Inextricably Bonded: Israeli Arab and Jewish Writers by Rachel Feldhay Brenner

By Rachel Feldhay Brenner

Regardless of the tragic fact of the continued Israeli-Arab clash and deep-rooted ideals that the chasm among Israeli Jews and Israeli Arabs is unbridgeable, this e-book affirms the bonds among the 2 groups. Rachel Feldhay Brenner demonstrates that the literatures of either ethnic teams defy the ideologies that experience obstructed discussion among the 2 peoples. Brenner argues that literary critics have overlooked the range and the dissent within the novels of either Arab and Jewish writers in Israel, giving them interpretations that embody the politics of exclusion and conform with Zionist ideology. Brenner deals insightful new readings that evaluate fiction via Jewish writers Amos oz., A.B. Yehoshua, David Grossman, and others with fiction written in Hebrew by way of such Arab-Israeli writers as Atallah Mansour, Emile Habiby, and Anton Shammas. This parallel research highlights the ethical and mental dilemmas confronted by way of either the Jewish victors and the Arab vanquished, and Brenner means that the wish for liberate from the ancient trauma lies-on either sides-in achieving an knowing with and of the adversary. Drawing upon the theories of Walter Benjamin, Jacques Lacan, Sigmund Freud, Emanuel Levinas, and others, Inextricably Bonded is an leading edge and illuminating exam of literary dissent from dominant ideology.

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To be sure our people are correct in saying that the Arab respects only those who demonstrate strength and courage, but this is relevant only when he feels that his rival is acting justly; it is not the case if there is reason to think his rival’s actions are oppressive and unjust. ”23 This short passage presents quite a unique late-nineteenth-century portrait of the dynamics of colonization. Here Ahad Ha’Am did not hesitate to pass moral judgment on his own people, whom he saw as ethically blind oppressors of a destitute population.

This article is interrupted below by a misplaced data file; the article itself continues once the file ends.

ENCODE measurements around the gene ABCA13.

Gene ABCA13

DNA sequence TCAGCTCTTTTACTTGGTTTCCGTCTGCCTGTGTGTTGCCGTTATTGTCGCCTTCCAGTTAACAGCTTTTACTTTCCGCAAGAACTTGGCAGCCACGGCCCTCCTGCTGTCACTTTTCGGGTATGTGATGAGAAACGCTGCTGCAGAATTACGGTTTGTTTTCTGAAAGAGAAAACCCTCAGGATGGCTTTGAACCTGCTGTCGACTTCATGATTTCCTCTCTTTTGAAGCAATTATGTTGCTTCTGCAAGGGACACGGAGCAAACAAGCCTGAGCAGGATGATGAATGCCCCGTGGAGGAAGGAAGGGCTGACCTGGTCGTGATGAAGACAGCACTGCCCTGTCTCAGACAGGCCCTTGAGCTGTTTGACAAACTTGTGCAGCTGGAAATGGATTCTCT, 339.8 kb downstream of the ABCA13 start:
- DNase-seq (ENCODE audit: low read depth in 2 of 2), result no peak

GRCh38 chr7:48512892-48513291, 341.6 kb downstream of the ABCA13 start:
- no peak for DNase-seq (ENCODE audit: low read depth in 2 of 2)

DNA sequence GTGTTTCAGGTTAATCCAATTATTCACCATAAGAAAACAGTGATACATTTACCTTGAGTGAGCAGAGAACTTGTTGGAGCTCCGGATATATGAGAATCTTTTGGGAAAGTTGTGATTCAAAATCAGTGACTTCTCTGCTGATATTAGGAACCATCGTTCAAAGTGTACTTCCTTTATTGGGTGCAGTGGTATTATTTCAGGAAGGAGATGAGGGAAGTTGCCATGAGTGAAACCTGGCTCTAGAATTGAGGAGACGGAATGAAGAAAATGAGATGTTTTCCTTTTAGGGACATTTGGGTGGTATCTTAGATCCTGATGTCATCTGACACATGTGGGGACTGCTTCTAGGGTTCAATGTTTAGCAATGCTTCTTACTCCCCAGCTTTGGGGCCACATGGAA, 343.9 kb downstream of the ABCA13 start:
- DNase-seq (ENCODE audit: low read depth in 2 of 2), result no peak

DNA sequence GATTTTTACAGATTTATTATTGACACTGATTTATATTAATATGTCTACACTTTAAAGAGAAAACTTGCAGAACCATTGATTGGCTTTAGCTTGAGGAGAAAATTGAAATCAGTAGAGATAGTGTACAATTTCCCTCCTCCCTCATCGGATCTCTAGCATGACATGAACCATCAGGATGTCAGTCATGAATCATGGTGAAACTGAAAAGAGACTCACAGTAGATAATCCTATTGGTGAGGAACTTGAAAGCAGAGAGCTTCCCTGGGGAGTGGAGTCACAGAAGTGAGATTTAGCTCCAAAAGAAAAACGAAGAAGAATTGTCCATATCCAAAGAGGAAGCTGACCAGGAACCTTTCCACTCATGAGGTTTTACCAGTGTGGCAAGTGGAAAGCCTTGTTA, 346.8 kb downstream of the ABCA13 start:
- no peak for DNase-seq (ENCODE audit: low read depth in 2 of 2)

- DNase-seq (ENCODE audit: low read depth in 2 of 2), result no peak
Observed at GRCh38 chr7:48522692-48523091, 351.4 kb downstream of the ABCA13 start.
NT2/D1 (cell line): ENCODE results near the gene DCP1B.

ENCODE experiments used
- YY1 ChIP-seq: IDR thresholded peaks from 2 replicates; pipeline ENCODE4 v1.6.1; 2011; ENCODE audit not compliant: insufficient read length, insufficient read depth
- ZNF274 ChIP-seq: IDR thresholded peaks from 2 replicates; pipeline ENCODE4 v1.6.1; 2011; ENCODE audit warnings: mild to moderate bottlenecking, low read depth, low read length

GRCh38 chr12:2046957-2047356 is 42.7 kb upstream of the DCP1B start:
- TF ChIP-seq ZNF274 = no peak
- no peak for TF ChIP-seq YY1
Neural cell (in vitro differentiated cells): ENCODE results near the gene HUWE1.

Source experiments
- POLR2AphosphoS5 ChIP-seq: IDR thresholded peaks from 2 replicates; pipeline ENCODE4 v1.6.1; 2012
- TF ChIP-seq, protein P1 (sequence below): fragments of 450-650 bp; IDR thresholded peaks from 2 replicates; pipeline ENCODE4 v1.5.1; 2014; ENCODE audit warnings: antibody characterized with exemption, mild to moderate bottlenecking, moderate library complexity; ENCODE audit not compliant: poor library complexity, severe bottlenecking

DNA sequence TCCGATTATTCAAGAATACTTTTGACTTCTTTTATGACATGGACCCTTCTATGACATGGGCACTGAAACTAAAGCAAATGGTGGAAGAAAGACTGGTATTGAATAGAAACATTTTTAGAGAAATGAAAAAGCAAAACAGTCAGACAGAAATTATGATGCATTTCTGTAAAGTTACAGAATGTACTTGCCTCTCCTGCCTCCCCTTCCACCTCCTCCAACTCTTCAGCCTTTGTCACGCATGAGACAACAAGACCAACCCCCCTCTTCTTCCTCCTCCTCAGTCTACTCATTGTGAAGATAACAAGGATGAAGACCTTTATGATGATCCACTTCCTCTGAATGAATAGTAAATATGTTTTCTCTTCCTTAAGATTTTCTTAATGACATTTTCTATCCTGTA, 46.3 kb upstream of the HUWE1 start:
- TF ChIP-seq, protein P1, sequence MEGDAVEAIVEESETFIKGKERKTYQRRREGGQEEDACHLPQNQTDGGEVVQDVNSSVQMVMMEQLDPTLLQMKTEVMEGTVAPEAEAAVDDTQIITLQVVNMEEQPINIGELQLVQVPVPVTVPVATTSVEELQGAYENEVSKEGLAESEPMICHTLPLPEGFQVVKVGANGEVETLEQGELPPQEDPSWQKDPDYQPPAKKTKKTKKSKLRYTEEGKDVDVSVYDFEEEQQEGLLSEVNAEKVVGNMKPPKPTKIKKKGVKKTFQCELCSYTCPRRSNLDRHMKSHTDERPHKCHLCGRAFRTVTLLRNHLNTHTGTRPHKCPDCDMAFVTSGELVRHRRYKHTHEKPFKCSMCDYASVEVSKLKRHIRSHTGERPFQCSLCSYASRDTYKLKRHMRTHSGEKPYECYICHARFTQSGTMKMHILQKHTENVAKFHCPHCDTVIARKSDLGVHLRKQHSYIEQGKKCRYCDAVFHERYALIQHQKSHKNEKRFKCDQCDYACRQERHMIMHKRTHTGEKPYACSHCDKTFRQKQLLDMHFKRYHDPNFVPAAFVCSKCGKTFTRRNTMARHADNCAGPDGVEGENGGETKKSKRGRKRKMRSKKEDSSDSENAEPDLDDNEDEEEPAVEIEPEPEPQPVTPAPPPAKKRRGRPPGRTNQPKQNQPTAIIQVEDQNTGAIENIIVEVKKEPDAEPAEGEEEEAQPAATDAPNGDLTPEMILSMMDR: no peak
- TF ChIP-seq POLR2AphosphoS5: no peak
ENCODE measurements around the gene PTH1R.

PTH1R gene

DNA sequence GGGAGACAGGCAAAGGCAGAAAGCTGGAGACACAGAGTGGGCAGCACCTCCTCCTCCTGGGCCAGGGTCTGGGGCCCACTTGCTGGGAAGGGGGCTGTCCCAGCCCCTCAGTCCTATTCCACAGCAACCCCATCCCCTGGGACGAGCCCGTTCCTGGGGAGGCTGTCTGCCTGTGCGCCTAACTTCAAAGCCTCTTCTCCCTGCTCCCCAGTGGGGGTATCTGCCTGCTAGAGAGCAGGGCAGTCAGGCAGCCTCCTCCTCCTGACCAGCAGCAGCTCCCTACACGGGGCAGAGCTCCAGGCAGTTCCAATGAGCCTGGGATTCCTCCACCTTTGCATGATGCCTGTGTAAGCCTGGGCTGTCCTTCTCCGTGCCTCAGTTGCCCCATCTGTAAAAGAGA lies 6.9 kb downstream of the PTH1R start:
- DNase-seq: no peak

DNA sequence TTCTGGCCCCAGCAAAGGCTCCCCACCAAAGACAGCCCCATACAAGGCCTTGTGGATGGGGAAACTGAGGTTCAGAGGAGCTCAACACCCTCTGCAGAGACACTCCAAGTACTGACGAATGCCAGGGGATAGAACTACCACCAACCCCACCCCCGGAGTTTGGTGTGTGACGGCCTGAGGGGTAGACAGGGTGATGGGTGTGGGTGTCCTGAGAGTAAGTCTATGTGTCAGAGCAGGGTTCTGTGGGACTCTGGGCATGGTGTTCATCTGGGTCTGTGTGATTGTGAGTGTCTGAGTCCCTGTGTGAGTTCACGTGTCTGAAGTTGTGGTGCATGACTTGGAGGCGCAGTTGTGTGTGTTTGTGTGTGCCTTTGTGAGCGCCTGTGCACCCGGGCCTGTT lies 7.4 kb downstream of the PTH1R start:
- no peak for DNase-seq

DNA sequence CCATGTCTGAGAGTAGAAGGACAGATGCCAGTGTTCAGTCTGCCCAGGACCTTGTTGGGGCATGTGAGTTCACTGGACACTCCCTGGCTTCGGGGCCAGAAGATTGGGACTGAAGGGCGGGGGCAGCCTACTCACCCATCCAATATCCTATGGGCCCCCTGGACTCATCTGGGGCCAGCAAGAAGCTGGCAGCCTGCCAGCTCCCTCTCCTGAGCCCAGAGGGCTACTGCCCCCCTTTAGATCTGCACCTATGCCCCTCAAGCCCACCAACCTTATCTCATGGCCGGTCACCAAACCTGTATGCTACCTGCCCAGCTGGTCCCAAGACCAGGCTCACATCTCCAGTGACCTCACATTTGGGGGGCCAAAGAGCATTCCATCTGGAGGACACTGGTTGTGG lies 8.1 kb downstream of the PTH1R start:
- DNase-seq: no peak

At the same time, early criticism of Zionism by dedicated builders of the land, such as Chelouche, calls into question the seemingly antithetical positions of establishment Zionists and post-Zionists. Is it possible that perceptive and ardent 19 20 Zionism and the Discourses of Negation Zionists, such as Chelouche, could intuitively foresee the end (the “post”) of viable Zionist ideology embedded in the very politics of the Yishuv? Is it possible that today’s critical voices, bolstered by academic research and scholarly evidence, largely reconfirm the failings that others, such as Chelouche, observed when Zionism was in the making?

On his journeys to Palestine in 1891 and 1893, Ahad Ha’Am saw how far the colonies had strayed from the restoration of the Jewish “genius for morality” in Eretz Israel. He had an opportunity to observe the shocking tendency of the Jewish settlers to forsake all moral considerations in their ruthless pursuit of profit and domination. In fact, Ahad Ha’Am was dismayed at the settlers’ corruption, inefficiency, and mismanagement of resources. Even more distressing was the immoral conduct of the settlers.

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